One Moment at a Time

March 11, 2015

When Ariella died, all I felt was grief and shock. I couldn’t think about anything else aside from the disbelief it had happened to me and the overwhelming sadness and heartbreak. But after the initial shock of her death wore off, I remember thinking one thing over and over again: how do bereaved parents do it, how do they live on without their child? I could barely fathom that she would be gone for the rest of my life…figuring out how to actually live the rest of my life was a different struggle altogether.

I remember joining an online support group and asking that very question. How do you do it? How do you live after your baby has died? I couldn’t even remember to eat or drink, yet alone consider the bigger issues like what to do with myself now that I wouldn’t be staying at home raising our daughter. I couldn’t see past that current day to think about the future, all I knew was that it looked pretty bleak without Ariella in it. And in a way, that was the answer. You get through it one day at a time. There wasn’t a need to think about tomorrow, all I had to was survive the current day and I could face tomorrow when it arrived.

But what about the days that you can’t imagine surviving just that one day? I remember one day lying on the couch, unable to move because I was crying so hard. I couldn’t think about getting through the day until it was time for sleep, I didn’t know how to get through that moment! And then someone told me that you don’t have to get through life after the death of your baby one day at a time, but you can get through it one moment at a time. A moment? A single moment? That I could survive! Even when the prospect of getting through a whole day without my sweet girl was too hard to comprehend, I could get through the next moment. I could get out of bed. I could walk to the couch. I could even eat breakfast (if I remembered)!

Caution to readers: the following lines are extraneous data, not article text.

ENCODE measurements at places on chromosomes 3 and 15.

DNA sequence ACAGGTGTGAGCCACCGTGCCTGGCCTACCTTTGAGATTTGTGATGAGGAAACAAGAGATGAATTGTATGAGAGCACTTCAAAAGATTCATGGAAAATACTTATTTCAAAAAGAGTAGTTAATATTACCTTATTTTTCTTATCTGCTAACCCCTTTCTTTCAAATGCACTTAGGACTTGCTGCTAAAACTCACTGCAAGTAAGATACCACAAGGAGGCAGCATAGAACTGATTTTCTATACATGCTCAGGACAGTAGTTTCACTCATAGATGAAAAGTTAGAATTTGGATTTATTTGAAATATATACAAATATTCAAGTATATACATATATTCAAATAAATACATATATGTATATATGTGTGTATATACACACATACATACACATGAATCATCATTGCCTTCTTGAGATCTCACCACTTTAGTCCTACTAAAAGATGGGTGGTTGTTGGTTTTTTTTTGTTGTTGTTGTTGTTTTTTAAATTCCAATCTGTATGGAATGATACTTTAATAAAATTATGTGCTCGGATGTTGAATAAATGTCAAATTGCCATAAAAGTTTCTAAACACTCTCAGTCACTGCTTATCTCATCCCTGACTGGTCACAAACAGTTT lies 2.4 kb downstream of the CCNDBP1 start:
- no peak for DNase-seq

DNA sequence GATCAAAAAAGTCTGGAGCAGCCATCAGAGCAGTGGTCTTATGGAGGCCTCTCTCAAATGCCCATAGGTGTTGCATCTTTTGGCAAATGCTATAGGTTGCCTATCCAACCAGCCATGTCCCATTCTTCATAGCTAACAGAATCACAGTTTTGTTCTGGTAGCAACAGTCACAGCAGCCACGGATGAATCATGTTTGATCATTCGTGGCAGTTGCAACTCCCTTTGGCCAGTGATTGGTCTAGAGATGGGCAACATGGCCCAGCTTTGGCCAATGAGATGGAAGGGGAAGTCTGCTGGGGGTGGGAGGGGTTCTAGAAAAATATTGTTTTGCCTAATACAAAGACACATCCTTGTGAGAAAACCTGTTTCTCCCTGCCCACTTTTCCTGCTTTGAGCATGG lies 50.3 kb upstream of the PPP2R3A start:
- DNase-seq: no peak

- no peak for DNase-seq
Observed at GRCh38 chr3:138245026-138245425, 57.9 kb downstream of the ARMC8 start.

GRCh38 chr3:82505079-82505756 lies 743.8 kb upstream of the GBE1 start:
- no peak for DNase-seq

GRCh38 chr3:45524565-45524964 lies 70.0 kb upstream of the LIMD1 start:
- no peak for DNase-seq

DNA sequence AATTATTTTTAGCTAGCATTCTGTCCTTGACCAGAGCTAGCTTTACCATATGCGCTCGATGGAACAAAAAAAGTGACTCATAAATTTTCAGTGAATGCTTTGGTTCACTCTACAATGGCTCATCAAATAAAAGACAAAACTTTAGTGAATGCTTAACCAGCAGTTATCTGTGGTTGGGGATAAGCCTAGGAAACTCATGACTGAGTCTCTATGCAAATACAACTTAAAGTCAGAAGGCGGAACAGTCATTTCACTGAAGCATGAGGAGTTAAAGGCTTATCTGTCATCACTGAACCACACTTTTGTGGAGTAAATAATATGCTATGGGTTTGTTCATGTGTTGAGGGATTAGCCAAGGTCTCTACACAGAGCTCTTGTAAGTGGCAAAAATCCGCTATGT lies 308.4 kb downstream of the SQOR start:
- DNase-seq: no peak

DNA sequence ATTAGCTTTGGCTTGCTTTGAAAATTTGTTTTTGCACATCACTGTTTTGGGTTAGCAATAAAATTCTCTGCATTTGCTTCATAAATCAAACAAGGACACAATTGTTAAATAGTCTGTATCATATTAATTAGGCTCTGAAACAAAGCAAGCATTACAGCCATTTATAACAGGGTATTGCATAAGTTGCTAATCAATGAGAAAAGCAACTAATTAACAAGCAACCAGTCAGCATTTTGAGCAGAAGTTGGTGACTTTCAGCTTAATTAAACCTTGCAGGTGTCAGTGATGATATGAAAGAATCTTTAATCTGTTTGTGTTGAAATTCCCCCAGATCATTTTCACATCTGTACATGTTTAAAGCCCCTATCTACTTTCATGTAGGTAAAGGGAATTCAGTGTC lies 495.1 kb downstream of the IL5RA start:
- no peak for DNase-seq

One moment at a time

One moment at a time.

That’s all I needed to do. I didn’t need to look at the years, months or even days without Ariella, just a single moment.

The concept of surviving one moment at a time was so helpful for me. When I had a big cry, it became easier to just let myself cry and work through those emotions because I knew I could put my energy into processing that moment. I didn’t have to “pull myself together” to get through the day or week. And when I found myself laughing and feeling happy, I could let myself enjoy that rather than seeing the bigger picture and feeling guilty that I was laughing when my baby had died.

It’s been 25 months since Ariella died. 110 weeks. 771 days. Many, many moments. And I find myself doing something I never imagined I would be able to do: surviving…and enjoying life.




  • Larissa Genat

    Larissa is wife to Marcus and mama to four, including one precious girl lost to stillbirth. She writes about her daughter and life after loss at Deeper Still.

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